So I realize that I have not really been a good blogger over the last few weeks. I mean not really updating on the things I am doing, what I like and dislike, and the quirks of everyday life. To be honest, I have never considered myself to be someone who likes to write about my experience. I have always been content enough to know that the experience is in my head. But I guess that is being negligent of you guys who are stuck state-side, and my friends who are abroad too (who I miss!). So I am going to try and write more consistently. Fair enough?
So here are some things that you shouldn't miss out on:
First of all my homestay family is amazing. I already wrote about them a little bit, but Fatou Lo, who works at GENSEN (where I take classes), she is really crazy. I mean certifiable, like me, and we get along great because of that. I never really told you about my apartment though. I am not living in the same house with the family, my guess is that they are rather affluent for a Senegalese family, as I am housed in my own apartment with 2 bedrooms, a living room, kitchen and bathroom. (WOO!) I was sharing the apartment with 2 American girls, but they left yesterday at the end of the January program. On Monday and American intern is moving into the other bedroom. It is nice to have someone to keep company with. My house is somewhat far away from the other homestays, about a 15 minute walk. I have made really great friends with one family, which has 3 sons: Lamine (19), Medoune (27), and Mattare (??). They also host Americans during the program. I often go to the beach at Yoff with them.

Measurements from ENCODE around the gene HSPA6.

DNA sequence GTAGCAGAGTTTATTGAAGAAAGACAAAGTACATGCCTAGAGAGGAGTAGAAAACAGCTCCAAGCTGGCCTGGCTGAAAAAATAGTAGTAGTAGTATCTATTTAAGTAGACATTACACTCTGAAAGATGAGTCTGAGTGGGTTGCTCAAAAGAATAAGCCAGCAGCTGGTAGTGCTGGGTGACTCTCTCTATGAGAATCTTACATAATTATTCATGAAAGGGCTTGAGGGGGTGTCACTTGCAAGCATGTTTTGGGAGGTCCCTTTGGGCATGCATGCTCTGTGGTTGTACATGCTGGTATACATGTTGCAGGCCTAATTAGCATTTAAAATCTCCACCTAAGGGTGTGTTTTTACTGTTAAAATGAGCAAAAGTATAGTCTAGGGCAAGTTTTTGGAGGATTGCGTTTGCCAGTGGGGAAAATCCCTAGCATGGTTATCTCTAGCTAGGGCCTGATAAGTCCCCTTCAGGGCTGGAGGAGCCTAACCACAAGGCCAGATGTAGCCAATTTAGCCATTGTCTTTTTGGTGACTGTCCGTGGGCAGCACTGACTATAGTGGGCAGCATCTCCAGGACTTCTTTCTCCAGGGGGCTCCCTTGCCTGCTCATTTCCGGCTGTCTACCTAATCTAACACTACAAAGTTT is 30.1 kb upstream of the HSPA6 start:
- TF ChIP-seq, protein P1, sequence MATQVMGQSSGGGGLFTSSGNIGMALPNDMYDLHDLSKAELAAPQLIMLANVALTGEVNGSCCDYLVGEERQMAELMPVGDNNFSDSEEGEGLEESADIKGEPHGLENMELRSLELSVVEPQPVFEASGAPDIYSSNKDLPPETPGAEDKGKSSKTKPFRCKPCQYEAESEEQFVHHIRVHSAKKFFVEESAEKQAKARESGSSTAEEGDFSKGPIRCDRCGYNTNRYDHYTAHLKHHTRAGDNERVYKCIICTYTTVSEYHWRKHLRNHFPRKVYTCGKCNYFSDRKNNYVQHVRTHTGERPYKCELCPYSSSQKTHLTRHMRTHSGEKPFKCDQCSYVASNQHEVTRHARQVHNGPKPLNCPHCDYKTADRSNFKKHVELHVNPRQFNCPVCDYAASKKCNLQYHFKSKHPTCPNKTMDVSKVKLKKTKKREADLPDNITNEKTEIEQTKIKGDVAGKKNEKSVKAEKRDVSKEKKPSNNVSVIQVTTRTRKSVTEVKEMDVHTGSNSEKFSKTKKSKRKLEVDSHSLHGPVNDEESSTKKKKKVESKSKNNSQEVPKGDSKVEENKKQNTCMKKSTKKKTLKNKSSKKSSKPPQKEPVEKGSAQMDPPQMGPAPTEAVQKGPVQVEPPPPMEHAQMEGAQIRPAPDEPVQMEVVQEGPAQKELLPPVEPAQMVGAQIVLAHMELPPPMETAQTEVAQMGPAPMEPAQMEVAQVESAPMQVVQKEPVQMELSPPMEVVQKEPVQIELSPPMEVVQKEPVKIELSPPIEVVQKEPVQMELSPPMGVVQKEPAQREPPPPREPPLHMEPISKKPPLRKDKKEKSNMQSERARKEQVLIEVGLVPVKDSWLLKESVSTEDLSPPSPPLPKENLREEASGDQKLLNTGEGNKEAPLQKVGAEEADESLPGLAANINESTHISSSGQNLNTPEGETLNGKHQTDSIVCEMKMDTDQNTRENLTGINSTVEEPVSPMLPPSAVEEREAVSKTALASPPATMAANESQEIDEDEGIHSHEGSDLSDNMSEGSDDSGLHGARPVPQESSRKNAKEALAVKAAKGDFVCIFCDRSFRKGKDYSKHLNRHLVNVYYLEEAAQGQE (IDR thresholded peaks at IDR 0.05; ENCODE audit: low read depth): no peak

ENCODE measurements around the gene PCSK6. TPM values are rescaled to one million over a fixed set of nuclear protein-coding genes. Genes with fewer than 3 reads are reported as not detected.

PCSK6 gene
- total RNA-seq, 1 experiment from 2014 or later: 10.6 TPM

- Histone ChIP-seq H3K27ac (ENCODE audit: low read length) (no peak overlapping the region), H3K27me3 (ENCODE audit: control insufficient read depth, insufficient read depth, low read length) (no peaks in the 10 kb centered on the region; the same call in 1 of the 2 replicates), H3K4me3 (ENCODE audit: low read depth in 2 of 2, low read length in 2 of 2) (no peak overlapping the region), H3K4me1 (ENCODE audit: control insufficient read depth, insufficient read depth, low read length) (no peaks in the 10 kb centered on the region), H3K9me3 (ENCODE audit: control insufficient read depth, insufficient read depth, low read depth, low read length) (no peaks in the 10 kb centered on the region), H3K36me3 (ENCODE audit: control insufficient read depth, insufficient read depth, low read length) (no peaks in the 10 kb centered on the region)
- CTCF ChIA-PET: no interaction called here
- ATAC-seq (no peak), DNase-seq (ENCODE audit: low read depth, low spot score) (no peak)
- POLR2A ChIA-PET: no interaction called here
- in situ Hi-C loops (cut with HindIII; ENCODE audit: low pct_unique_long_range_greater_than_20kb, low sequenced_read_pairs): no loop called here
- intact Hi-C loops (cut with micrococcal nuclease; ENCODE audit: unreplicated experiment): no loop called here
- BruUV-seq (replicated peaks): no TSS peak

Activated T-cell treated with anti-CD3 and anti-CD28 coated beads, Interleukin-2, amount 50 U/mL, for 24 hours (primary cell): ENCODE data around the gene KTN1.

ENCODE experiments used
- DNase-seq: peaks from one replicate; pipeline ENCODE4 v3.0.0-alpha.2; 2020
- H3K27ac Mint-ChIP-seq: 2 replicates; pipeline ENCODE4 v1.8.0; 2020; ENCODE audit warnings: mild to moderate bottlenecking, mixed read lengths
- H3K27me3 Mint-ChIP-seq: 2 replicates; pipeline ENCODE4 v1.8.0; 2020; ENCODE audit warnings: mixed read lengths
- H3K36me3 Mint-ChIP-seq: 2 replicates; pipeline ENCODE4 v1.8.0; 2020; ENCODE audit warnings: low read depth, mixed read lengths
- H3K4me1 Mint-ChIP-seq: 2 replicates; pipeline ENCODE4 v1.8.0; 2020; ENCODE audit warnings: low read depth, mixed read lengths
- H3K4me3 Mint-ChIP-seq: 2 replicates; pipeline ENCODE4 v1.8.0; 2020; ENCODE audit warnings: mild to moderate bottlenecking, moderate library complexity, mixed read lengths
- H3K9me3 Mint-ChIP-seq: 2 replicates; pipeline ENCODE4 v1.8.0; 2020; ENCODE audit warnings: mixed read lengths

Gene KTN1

The beach at Yoff is not what you would expect. First of all, the beach is not for swimming or sunbathing; it is for playing soccer. In the early evening hundreds of young men gather on the beach to train for wrestling and play soccer. It is really funny to see. They gather in large groups and do squats and pushups and run backwards, it is like watching bimbos in the gym - they are incredibly hyper aware of their fitness - and one of my favorite things to do. The waves here are incredible, and I have seen a lot of "toubabs" (white people!) surfing as well as kite surfing. Unfortunately it's not a great swimming beach, very shallow with strong currents, but I go anyway.